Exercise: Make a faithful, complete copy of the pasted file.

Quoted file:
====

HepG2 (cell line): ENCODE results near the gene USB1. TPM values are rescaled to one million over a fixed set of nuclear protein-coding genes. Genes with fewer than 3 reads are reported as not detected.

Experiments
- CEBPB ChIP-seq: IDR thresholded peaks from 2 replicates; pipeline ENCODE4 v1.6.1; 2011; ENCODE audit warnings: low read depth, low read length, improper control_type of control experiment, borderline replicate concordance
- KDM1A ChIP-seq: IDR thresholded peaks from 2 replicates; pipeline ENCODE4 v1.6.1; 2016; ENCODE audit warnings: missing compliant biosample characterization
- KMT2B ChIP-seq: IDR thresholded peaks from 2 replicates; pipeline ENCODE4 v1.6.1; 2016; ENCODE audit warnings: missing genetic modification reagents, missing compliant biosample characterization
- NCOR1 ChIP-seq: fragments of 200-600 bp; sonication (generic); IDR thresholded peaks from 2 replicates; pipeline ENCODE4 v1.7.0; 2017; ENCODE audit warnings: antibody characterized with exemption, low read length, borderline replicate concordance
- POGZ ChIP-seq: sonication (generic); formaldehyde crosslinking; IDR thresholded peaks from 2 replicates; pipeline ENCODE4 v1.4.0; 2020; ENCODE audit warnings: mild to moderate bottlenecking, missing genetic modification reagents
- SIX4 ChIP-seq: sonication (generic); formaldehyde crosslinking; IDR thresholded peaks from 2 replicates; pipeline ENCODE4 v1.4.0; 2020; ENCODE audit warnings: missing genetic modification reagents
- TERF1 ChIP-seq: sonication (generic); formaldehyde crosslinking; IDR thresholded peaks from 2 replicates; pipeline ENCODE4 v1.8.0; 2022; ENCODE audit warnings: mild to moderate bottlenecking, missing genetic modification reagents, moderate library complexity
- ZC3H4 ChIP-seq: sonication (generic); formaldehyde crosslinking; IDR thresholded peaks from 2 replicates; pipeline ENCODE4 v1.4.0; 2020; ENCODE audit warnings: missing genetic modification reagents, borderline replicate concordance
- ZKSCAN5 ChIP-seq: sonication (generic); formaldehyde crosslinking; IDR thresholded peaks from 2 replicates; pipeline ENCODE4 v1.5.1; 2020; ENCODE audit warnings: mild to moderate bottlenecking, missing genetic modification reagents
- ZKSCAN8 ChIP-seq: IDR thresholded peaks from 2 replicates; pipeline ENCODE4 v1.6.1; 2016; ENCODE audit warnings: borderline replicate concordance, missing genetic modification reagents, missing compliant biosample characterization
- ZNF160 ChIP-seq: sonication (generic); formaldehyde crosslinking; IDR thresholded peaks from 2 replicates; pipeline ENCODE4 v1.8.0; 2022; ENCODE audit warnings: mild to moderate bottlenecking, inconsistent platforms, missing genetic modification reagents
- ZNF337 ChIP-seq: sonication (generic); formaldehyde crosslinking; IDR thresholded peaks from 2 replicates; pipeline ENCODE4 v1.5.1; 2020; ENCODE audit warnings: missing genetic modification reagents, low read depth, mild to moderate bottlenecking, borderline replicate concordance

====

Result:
HepG2 (cell line): ENCODE results near the gene USB1. TPM values are rescaled to one million over a fixed set of nuclear protein-coding genes. Genes with fewer than 3 reads are reported as not detected.

Experiments
- CEBPB ChIP-seq: IDR thresholded peaks from 2 replicates; pipeline ENCODE4 v1.6.1; 2011; ENCODE audit warnings: low read depth, low read length, improper control_type of control experiment, borderline replicate concordance
- KDM1A ChIP-seq: IDR thresholded peaks from 2 replicates; pipeline ENCODE4 v1.6.1; 2016; ENCODE audit warnings: missing compliant biosample characterization
- KMT2B ChIP-seq: IDR thresholded peaks from 2 replicates; pipeline ENCODE4 v1.6.1; 2016; ENCODE audit warnings: missing genetic modification reagents, missing compliant biosample characterization
- NCOR1 ChIP-seq: fragments of 200-600 bp; sonication (generic); IDR thresholded peaks from 2 replicates; pipeline ENCODE4 v1.7.0; 2017; ENCODE audit warnings: antibody characterized with exemption, low read length, borderline replicate concordance
- POGZ ChIP-seq: sonication (generic); formaldehyde crosslinking; IDR thresholded peaks from 2 replicates; pipeline ENCODE4 v1.4.0; 2020; ENCODE audit warnings: mild to moderate bottlenecking, missing genetic modification reagents
- SIX4 ChIP-seq: sonication (generic); formaldehyde crosslinking; IDR thresholded peaks from 2 replicates; pipeline ENCODE4 v1.4.0; 2020; ENCODE audit warnings: missing genetic modification reagents
- TERF1 ChIP-seq: sonication (generic); formaldehyde crosslinking; IDR thresholded peaks from 2 replicates; pipeline ENCODE4 v1.8.0; 2022; ENCODE audit warnings: mild to moderate bottlenecking, missing genetic modification reagents, moderate library complexity
- ZC3H4 ChIP-seq: sonication (generic); formaldehyde crosslinking; IDR thresholded peaks from 2 replicates; pipeline ENCODE4 v1.4.0; 2020; ENCODE audit warnings: missing genetic modification reagents, borderline replicate concordance
- ZKSCAN5 ChIP-seq: sonication (generic); formaldehyde crosslinking; IDR thresholded peaks from 2 replicates; pipeline ENCODE4 v1.5.1; 2020; ENCODE audit warnings: mild to moderate bottlenecking, missing genetic modification reagents
- ZKSCAN8 ChIP-seq: IDR thresholded peaks from 2 replicates; pipeline ENCODE4 v1.6.1; 2016; ENCODE audit warnings: borderline replicate concordance, missing genetic modification reagents, missing compliant biosample characterization
- ZNF160 ChIP-seq: sonication (generic); formaldehyde crosslinking; IDR thresholded peaks from 2 replicates; pipeline ENCODE4 v1.8.0; 2022; ENCODE audit warnings: mild to moderate bottlenecking, inconsistent platforms, missing genetic modification reagents
- ZNF337 ChIP-seq: sonication (generic); formaldehyde crosslinking; IDR thresholded peaks from 2 replicates; pipeline ENCODE4 v1.5.1; 2020; ENCODE audit warnings: missing genetic modification reagents, low read depth, mild to moderate bottlenecking, borderline replicate concordance